Top 5 copper price forecasts for 2012

Get an idea of how much growth analysts expect to see in China and around the world in 2012 by taking a look at their copper price predictions. Here are five of our favorites.

Early in December 2011, copper prices started rising, and they’ve shown little sign of slowing that climb since the start of the year. Over the past two months copper prices have risen 11 percent from 3.40 a pound to more than 3.80 a pound.

Since copper is so integral to the expansion the global economy, economic growth means higher copper prices. The numbers are skewed toward China, though. Last year, the PRC alone accounted for 40 percent of global refined copper demand. We can get an idea of just how much growth analysts expect to see in China and around the world in 2012 by taking a look at their copper price predictions for the year. Here are five of them:

1) Average of $3.85 a pound. Cochilco, the Chilean government’s copper commission, raised their copper forecasts last week from $3.50 a pound to a 2012 average of $3.85 a pound. Cochilco cited increased demand out of China as the driver for the move.

2) Up to $9,000/mt. Standard Bank is predicting global copper consumption will rise at a relatively mild 1.2 percent in 2012. That means “demand for copper is unlikely to be strong enough to support prices above $9,000/mt for most of the year.” That’s roughly $4.08 per pound. “We think copper will average $7,700 with good support when we go below $7,000,” Walter de Wet, head of commodities at Standard Bank, told ResourceInvestor.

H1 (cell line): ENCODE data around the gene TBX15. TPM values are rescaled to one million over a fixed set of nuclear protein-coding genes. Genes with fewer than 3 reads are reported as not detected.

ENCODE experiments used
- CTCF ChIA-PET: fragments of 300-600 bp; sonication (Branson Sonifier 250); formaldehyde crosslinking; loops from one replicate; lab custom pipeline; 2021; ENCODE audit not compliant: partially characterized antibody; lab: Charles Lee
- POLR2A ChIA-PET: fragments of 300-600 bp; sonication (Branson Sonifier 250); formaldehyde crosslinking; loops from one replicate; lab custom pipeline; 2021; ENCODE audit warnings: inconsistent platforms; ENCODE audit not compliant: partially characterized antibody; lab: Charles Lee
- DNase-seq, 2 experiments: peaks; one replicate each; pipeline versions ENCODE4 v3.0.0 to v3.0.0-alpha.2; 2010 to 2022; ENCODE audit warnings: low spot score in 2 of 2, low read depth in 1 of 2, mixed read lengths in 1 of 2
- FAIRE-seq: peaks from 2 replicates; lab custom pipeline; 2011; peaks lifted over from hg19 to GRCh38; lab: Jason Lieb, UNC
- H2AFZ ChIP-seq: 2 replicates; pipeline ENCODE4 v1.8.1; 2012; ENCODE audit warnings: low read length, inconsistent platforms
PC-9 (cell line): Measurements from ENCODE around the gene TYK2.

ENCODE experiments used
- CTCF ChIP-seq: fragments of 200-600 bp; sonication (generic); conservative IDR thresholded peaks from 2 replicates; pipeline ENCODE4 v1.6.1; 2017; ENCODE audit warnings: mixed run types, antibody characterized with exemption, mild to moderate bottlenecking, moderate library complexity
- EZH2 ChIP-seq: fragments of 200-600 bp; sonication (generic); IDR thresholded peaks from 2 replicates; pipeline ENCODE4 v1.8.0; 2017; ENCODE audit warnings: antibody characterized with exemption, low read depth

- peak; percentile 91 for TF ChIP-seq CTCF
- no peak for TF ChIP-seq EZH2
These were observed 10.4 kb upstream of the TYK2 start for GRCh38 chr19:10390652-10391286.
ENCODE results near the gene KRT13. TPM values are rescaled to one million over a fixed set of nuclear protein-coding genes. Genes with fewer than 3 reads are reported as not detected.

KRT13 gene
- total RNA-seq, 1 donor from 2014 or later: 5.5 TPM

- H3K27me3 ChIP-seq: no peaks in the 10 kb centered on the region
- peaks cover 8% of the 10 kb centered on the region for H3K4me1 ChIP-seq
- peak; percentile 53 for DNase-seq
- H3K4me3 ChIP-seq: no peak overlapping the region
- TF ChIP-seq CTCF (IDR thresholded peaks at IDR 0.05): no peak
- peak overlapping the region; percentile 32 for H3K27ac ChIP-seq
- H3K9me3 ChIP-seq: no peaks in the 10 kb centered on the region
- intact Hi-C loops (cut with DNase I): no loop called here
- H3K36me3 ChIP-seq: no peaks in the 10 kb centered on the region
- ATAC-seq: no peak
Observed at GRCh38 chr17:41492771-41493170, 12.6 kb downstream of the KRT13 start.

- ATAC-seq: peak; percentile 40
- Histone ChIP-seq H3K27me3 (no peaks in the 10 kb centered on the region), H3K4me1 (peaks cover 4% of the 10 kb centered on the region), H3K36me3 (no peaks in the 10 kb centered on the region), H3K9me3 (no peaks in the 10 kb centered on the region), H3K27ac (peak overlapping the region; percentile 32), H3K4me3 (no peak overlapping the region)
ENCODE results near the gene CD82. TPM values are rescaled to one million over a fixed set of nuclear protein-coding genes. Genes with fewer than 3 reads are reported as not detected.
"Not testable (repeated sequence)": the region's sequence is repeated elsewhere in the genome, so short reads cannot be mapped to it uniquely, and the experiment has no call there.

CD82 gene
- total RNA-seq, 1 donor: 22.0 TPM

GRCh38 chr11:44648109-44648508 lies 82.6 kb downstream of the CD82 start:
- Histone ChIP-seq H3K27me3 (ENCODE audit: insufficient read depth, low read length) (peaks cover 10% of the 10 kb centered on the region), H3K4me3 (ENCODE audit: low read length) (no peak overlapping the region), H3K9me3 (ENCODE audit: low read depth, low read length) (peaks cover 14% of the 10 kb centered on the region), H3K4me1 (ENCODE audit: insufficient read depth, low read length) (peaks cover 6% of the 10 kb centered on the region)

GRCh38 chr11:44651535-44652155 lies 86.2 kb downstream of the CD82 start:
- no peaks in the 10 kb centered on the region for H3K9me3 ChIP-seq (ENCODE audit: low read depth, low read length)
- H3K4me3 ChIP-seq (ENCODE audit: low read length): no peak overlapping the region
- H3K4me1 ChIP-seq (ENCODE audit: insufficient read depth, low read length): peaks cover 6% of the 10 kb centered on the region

3) Copper north of $9,000 a tonne. In contrast to predictions from Standard Bank, Barclays Capital analysts predict copper prices will trade “consistently above $9,000 a tonne by the second half of the year” (per ResourceInvestor).

4) $7,350/ton. Early in January 2012, Deutsche Bank AG reduced their 2012 forecast for copper by 18.8% to $7,350/ton. “We expect that near-term deflationary fears from the worsening economic picture in Europe and intensifying hard landing fears in China may continue to depress pricing for the base metals complex,” the bank said at the time.

5) $10,000-a-ton. Strong copper price performance at the start of 2012 had some investors speculating that the red metal could hit $10,000 a ton by the end of the year. “Six months from now the market may be genuinely tight, but it is definitely not genuinely tight today and so I would treat calls of $10,000 a ton with a pinch of salt,” BNP Paribas strategist Stephen Briggs told the Wall Street Journal.

Photo by cobrasoft.


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